The October Revolution (1917)
The February Revolution, and even more so Lenin's Bolshevist October Revolution, ignited hopes also in the Grand Duchy. The polarization and mutual fear between the Left wing and the Right wing had increased dramatically. About 30 political assassinations were reported. After the general elections a purely non-Socialist cabinet was appointed, which after the Bolshevists had seized power in Russia felt squeezed between increasingly revolutionary Socialists at home and aggressive Bolshevists in Saint Petersburg, close to Finland's border in the southeast. Numerous Russian troops stationed in Finland made a bad situation worse, as they too were excited by the revolutionary frenzy, which they called their "svoboda" – their freedom. Aggravating of all this was another general strike in Finland.
The svoboda appeared for the Finns as merely the Russian military going out of control. They were frequently intoxicated, they often looted, they generally acted violently and they sometimes executed their own officers. In the virtual absence of police forces, and also of militarily trained Finnish troops, the svoboda prompted the revival and creation of numerous White Guards. These Guards were local units, set up by local initiative, sometimes with roots in the "Security Guards" established during the General Strike of 1905, but it was the svoboda of the Russian troops, which really prompted the establishment of most of them.
After the October Revolution the political position in Finland was reversed. Now it was the non-Socialists who are eager for maximal autonomy, and even independence from Russia, and the Social Democrats who believed the Bolshevists to be possible allies against the "capitalist oppressors". The Senate, led by the Finnish national hero Pehr Evind Svinhufvud, proposed a Declaration of Independence, which the Parliament adopted on December 6th, 1917.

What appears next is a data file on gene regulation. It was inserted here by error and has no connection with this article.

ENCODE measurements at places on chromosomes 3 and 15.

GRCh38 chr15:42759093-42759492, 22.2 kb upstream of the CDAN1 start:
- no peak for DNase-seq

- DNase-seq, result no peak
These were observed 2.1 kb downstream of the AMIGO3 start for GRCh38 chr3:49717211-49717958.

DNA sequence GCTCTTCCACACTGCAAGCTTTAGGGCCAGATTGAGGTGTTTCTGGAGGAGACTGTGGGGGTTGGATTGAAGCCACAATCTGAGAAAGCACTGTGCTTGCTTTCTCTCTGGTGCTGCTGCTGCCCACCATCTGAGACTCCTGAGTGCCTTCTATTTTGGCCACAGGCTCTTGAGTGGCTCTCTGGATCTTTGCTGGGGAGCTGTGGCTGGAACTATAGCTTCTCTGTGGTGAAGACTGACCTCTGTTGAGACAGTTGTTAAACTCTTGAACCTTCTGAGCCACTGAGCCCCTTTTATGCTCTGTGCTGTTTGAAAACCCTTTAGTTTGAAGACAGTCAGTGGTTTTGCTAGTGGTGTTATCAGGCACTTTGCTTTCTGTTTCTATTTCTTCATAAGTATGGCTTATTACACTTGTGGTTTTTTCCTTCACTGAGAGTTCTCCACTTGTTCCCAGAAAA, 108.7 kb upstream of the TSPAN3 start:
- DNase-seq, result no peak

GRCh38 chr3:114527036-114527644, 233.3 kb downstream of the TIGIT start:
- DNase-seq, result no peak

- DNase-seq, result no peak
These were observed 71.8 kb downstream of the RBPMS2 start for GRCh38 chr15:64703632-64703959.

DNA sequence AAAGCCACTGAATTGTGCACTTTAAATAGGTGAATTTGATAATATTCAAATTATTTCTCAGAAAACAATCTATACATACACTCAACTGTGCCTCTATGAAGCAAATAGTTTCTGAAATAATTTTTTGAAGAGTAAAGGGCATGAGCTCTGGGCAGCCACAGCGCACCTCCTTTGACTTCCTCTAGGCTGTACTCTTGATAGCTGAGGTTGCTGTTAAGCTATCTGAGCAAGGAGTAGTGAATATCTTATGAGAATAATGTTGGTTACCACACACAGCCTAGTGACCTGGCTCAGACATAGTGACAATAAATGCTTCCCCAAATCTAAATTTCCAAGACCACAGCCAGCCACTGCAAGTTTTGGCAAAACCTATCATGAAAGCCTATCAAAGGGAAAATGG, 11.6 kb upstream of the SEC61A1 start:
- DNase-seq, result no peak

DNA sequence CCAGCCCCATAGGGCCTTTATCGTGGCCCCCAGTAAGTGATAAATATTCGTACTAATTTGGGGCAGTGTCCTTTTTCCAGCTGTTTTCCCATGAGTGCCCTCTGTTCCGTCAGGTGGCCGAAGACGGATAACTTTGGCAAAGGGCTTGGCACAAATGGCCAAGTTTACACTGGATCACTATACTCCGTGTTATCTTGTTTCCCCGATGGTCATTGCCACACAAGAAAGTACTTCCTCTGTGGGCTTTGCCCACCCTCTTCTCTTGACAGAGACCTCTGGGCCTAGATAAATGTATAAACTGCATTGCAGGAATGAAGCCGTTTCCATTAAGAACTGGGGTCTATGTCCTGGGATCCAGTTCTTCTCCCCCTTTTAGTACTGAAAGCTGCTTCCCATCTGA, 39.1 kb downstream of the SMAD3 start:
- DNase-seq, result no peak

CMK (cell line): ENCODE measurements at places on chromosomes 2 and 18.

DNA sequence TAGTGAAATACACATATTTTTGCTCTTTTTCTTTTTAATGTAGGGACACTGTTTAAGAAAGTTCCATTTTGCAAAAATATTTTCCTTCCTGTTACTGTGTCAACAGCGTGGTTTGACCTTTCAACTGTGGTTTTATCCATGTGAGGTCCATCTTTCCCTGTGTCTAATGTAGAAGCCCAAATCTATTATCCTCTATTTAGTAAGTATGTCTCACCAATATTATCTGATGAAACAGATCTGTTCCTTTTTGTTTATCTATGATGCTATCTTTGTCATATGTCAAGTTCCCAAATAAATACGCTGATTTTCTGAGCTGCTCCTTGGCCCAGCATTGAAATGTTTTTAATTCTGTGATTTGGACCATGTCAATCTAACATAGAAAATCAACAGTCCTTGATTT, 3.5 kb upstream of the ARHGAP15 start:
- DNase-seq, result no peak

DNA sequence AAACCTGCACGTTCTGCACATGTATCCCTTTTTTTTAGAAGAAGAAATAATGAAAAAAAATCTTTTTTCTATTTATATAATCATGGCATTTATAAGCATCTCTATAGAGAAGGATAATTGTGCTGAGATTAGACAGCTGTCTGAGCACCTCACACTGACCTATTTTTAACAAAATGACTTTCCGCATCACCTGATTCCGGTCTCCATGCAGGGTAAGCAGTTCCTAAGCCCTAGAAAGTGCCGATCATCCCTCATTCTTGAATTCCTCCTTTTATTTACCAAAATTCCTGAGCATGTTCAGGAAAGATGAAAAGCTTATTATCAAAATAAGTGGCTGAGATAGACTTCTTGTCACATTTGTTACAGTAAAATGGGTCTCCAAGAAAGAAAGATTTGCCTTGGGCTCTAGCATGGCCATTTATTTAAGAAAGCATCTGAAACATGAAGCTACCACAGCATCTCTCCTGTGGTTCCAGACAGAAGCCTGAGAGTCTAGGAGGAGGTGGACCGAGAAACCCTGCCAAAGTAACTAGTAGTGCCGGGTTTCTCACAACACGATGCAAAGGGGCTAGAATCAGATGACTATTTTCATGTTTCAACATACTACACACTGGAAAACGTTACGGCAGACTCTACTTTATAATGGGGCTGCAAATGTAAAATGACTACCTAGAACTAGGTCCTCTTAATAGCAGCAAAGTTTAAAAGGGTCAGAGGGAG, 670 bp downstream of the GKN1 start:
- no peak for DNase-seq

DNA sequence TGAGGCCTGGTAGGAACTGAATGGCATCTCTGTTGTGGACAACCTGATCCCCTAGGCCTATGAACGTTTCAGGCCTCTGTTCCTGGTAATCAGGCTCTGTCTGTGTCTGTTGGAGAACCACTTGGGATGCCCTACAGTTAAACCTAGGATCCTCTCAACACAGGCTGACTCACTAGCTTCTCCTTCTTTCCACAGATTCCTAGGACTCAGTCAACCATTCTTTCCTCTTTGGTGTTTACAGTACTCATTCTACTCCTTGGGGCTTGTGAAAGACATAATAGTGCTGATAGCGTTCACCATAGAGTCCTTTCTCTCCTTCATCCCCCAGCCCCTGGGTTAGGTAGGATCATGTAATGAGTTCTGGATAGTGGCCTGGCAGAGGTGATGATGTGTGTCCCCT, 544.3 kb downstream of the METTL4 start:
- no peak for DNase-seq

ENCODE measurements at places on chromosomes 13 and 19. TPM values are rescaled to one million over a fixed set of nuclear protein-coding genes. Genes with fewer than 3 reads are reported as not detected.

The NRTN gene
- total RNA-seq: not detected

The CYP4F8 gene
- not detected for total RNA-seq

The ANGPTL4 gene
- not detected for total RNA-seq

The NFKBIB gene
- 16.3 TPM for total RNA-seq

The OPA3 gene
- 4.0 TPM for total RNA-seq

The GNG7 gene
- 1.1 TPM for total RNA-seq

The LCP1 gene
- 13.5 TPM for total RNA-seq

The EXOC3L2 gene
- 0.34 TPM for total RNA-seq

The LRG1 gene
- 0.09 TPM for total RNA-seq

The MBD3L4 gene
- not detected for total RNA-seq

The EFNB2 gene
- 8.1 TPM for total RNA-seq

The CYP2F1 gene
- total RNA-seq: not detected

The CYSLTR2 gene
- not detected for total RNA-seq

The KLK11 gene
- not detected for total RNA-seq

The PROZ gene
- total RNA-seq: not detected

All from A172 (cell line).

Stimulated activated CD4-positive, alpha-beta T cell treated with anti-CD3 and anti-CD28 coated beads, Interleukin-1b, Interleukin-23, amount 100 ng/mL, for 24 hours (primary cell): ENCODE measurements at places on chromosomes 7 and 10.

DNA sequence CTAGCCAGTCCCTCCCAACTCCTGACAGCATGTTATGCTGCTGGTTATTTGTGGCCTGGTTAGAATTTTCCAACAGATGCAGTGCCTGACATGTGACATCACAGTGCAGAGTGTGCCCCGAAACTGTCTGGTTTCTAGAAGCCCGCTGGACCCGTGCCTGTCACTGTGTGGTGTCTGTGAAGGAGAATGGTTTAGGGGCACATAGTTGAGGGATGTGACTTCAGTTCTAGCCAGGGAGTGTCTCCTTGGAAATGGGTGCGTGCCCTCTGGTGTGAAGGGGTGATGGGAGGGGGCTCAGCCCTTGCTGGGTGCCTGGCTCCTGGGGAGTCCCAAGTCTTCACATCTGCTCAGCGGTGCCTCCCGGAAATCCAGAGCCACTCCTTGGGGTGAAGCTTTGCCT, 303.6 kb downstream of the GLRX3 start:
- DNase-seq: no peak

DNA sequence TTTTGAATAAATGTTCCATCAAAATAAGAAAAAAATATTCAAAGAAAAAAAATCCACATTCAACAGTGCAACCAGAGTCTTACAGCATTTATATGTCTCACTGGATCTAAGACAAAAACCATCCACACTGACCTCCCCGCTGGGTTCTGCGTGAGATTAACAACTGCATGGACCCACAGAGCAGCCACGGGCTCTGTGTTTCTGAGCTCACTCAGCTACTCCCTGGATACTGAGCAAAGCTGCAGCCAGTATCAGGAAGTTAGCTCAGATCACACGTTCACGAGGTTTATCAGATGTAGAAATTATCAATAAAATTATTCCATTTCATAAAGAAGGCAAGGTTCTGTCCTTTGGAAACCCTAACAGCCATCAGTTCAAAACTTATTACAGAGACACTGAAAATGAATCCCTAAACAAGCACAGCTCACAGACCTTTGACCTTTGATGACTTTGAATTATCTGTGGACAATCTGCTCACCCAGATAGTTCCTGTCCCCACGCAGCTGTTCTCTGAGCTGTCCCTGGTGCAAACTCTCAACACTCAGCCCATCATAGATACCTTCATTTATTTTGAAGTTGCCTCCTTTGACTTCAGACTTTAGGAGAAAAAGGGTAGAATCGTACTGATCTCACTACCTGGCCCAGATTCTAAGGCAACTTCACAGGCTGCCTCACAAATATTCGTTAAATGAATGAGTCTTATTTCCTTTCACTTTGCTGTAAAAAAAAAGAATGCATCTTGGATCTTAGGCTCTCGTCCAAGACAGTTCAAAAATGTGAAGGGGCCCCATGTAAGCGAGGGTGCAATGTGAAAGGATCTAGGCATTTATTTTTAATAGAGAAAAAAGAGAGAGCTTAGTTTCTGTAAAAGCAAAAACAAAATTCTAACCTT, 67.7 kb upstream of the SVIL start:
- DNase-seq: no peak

The Social Democrats and the revolution
The strained political situation deteroriated step by step during 1917, with agricultural strikes, skirmishes over food and inflation, local strikes intended to support or influence local government, and in November a general strike. The leadership of the Social Democratic Party could not control this increasingly violent mass movement, and popular support swung between parliamentary and extra-parliamentary action. Ever since 1906, the parliamentary road had proved disappointing, and after the October Revolution the Russian revolutionary leadership pressed the Finnish Social Democrats to seize power. The Social Democratic party was accused of ineffectiveness both from within Finland and from Saint Petersburg.
On November 16, during the general strike, the newly formed Workers' Revolutionary Central Council voted to seize power by a narrow majority, but the supreme revolutionary organ, the executive committee , could not recruit qualified members, and the revolution had to be called off. However, the organization of Red Guards surged, although the enthusiasm soon waned when the general strike and the revolution came to nothing. The initiative was seized by the Revolutionary Central Council, which comprised the trade unions and the Social Democratic Party, and the party leadership had lost much of their credibility and authority — initially due to the party's failure to gain any political advantage from their majority in parliament.